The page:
There are some leftover remnants which I'm sure will heal as my life continues. The time in the desert was very traumatizing and I still feel bruising. I am not socially at ease and I'm hypersensitive to rejection. I will grow out of those eventually. Heck, I've only been in the daylight for twelve years. There is still much growing to be done, a lot of learning to be done. I'm looking forward to the process.

Peace to all~



Ginnie said...

Oh, Chani, I'm so glad you're out of the desert...or at least on the journey. I love to be alone and have to be very careful that it doesn't turn into isolation, which it very easily can... and then I'm headed toward the desert too. I've had to learn to open myself to other people and the strange part is that my most fulfilling moments come when I do that. A hard lesson that I didn't learn until I was in my 50's !

Anvilcloud said...

IU wasn't think of you when I wrote it, but maybe adversity really is a teacher, and you've learned a lot because you've been through a lot.

Patricia said...

Yes. All that you say resonates in my depths as truth.

Funny you should bring up karma today. My mind had turned to a couple of our country's leaders and I found myself wondering how their karmic debt will be paid out. Ah well, it is not my business.

Desert times are on a continuum. You have been allowed to experience the extreme end of this continuum, but all of us have found ourselves somewhere along it at one time or other in our lives. For me it has the feeling of growing pains...and I mean pain. But necessary nonetheless.

You have obviously used the desert as a tool rather than an endpoint. I celebrate your forbearance, determination and strength.

And I'm grateful that you dare to share the truth of all that you have lived/are living. In so doing you benefit us all.

Thank you, dear Chani.

East of Oregon said...

very nice blog.. enjoyed reading it.

Anonymous said...

Thanks for continuing to share with, and teach, your readers.

Pam said...

Adversity gives us dimension...the desert is a necessary part of the journey.
Excellent blog!

Gobody said...

Chani, I am honored to have your post dedicated to me, but I am at a loss of what to say here fearing that I might sound too preachy, or too optimistic, which could be a sin sometimes ;)

My believes don’t include a karmic debt, but I believe in evolution. We evolve as individuals as much as a species and our evolution is dictated by the lessons we need to learn, based on our characters and depositions. Sometimes, we need to go through a severe time to learn a lesson that we have been ignoring or avoiding for a long time and that is essential for us to continue at the same time.

I needed such a strong pressure to learn my lessons, in a way I was also in the desert of the heart for a long time.

I wish I could recommend a book to you; it is my bible. But I don’t like to sound that I am pushing anyone to believe in any particular way. If you are interested though, leave a comment and I will email you.

jen said...

what a beautiful post. i so love coming here to read your words of wisdom and brilliance.

what a journey you've had, and what a gift to all of us that you've walked through the desert into the now.

MsLittlePea said...

Ha! Your post hit me on the head today--I was just having a similar conversation with an old friend of mine a few months ago. I was complaining that I constantly feel like I give more than I get in return to the people who I've called my "friends" for years-and is it even worth it? My dear friend said to me,"Honey don't worry about that-it just means you've had more to give. Stop giving and saying yes so much and see who's still around, those are who your friends are." That was one of my trips through the desert. Guess who's still around--just her, but I feel free-er because I know who my friends are.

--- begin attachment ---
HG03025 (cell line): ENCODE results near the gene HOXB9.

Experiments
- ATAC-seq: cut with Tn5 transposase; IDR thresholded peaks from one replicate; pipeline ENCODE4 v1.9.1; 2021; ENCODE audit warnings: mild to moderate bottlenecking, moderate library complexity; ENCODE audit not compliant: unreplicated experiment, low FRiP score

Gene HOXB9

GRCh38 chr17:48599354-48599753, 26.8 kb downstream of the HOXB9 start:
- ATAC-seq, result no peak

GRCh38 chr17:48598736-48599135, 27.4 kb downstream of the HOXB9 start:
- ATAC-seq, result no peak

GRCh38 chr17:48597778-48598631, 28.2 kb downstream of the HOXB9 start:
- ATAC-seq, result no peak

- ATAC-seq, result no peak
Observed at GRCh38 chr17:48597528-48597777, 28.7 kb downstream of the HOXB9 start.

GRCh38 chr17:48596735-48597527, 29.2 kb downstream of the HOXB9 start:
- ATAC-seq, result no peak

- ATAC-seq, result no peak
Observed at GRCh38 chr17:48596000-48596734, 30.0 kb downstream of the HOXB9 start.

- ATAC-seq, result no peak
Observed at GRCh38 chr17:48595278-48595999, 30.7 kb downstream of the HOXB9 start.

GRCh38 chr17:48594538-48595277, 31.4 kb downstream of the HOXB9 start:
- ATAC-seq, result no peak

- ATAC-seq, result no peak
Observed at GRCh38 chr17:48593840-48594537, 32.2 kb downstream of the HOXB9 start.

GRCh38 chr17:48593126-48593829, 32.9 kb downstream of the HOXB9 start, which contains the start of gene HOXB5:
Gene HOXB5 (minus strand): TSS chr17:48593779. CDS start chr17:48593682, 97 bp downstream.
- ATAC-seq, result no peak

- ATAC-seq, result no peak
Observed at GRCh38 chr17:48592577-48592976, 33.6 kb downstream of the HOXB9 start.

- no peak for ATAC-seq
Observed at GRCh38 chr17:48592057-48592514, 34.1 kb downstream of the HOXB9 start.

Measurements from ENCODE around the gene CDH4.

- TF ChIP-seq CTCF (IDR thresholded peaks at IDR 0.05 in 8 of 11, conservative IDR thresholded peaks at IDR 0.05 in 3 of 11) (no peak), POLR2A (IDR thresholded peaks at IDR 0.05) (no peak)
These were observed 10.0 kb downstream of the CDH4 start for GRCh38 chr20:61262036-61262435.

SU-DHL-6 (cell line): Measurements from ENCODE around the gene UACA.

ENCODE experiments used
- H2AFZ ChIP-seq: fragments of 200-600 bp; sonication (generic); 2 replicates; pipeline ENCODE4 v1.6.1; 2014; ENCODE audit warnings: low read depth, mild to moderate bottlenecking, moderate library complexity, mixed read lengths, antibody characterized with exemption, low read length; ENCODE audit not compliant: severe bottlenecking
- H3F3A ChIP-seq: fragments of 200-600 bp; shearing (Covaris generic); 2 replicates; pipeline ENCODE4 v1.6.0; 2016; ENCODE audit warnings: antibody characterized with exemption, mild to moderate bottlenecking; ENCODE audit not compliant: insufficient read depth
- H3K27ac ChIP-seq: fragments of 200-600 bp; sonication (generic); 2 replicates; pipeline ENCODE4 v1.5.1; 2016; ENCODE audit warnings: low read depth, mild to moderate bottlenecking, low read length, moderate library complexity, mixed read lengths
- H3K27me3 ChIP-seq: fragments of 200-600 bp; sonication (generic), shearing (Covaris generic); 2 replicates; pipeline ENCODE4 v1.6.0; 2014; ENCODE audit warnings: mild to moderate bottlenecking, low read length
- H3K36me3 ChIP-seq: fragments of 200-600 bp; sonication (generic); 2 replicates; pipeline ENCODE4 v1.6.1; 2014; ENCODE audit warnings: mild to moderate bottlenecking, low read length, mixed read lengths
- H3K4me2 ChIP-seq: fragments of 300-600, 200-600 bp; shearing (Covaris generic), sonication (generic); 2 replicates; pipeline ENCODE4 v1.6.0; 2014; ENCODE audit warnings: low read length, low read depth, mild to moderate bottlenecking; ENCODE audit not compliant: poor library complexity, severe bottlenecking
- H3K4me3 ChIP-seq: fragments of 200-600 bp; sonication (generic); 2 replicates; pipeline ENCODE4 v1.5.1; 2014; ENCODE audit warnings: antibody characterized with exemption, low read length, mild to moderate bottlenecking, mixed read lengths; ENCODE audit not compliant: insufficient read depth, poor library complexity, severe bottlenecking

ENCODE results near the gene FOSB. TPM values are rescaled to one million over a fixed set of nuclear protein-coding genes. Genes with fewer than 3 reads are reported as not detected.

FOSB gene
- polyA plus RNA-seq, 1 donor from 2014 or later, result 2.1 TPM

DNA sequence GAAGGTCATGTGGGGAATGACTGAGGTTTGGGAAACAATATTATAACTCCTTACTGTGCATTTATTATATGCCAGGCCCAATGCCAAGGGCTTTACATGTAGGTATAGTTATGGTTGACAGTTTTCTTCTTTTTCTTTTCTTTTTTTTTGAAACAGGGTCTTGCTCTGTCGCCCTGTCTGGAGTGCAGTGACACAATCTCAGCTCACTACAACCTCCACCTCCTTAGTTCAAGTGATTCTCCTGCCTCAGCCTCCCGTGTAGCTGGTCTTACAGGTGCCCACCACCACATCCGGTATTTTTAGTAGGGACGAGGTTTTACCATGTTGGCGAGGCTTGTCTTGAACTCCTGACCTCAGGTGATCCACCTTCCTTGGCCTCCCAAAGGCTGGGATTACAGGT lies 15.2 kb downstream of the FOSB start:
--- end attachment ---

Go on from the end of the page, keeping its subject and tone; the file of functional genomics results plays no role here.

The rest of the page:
Thailand Gal said...
This comment has been removed by the author.
Thailand Gal said...

Ginnie, I really am a loner in so many ways. That's part of the reason I chose to move into a shared living situation. That forces me to avoid too much isolation. :)

Anvil, that was so interesting that we had the same kind of thought, even though it may have been around entirely different issues. Sometimes it seems things just go out into the energy pool and catch us.


Patricia, it was definitely a lesson. It was a lesson in humility. I really had to be willing to let go of ego to fix that situation. After all, no one reads minds. No one knew I was there because I invested so much in concealing it.


East of Oregon, thank you. :)


De, I will be very happy if something I have to say makes someone think. That is what this is all about, after all. We learn from each other.


Pam... thanks. :)


Gobody, we are not on the same page with some of this ~ but on the same page enough to make sense. Evolution of the soul comes from many sources. There are many paths.


Jen... words of wisdom? Compared to you, I'm a piker. :)


Ms Pea, reciprocity is important. I'm not talking about keeping score or looking at percentages.. but it is important that we give to others who are capable of giving. Even if they don't give to us directly, we know whether they give to others. Pay it forward. It's not ego to keep users out of our lives. It's only sensible.


Peace everyone! Thank you so much for comments. You guys all continue to be my teachers. :)


QT said...

I'm late, but I just wanted to say I really like this post. I don't know if I have been through the desert, but I did go through a difficult & painful time in my life where I accumulated a lot of "karmic debt" and as a result, I had to sever my relationships with many people and start over from zero.

I also enjoy being alone and I have to be careful that it doesn't turn into isolation, like ginnie.

KC said...

This post is enlightening. What a wonderful friend in Sage. What a journey you've made.

I'm in awe of what you've been through. Thank you for sharing this.

Bob said...

It takes me a while sometimes for a comment to form about something I've read. You've said so much with this post I still haven't much to say, except: I deeply respect anyone who has taken the journey you have to learn themselves and to then use that knowledge to improve themselves. I really admire the strength of character you exhibit here and in the various comments of yours I come across in blogland.